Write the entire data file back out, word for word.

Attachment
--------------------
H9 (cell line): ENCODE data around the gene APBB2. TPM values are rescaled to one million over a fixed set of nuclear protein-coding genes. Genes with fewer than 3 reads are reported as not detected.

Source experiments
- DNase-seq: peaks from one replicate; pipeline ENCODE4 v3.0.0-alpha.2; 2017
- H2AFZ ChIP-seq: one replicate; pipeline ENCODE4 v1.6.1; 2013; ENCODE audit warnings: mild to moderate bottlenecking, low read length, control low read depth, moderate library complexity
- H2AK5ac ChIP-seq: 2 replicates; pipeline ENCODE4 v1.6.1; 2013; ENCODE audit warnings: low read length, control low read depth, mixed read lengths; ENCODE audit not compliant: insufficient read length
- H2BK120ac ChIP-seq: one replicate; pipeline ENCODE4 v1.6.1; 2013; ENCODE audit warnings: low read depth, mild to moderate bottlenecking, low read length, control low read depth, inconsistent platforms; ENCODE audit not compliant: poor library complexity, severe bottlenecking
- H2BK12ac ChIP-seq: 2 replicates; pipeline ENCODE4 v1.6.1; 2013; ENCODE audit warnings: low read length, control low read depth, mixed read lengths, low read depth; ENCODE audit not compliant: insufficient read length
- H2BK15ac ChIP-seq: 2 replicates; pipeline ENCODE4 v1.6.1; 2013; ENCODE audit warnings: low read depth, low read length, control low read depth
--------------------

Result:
H9 (cell line): ENCODE data around the gene APBB2. TPM values are rescaled to one million over a fixed set of nuclear protein-coding genes. Genes with fewer than 3 reads are reported as not detected.

Source experiments
- DNase-seq: peaks from one replicate; pipeline ENCODE4 v3.0.0-alpha.2; 2017
- H2AFZ ChIP-seq: one replicate; pipeline ENCODE4 v1.6.1; 2013; ENCODE audit warnings: mild to moderate bottlenecking, low read length, control low read depth, moderate library complexity
- H2AK5ac ChIP-seq: 2 replicates; pipeline ENCODE4 v1.6.1; 2013; ENCODE audit warnings: low read length, control low read depth, mixed read lengths; ENCODE audit not compliant: insufficient read length
- H2BK120ac ChIP-seq: one replicate; pipeline ENCODE4 v1.6.1; 2013; ENCODE audit warnings: low read depth, mild to moderate bottlenecking, low read length, control low read depth, inconsistent platforms; ENCODE audit not compliant: poor library complexity, severe bottlenecking
- H2BK12ac ChIP-seq: 2 replicates; pipeline ENCODE4 v1.6.1; 2013; ENCODE audit warnings: low read length, control low read depth, mixed read lengths, low read depth; ENCODE audit not compliant: insufficient read length
- H2BK15ac ChIP-seq: 2 replicates; pipeline ENCODE4 v1.6.1; 2013; ENCODE audit warnings: low read depth, low read length, control low read depth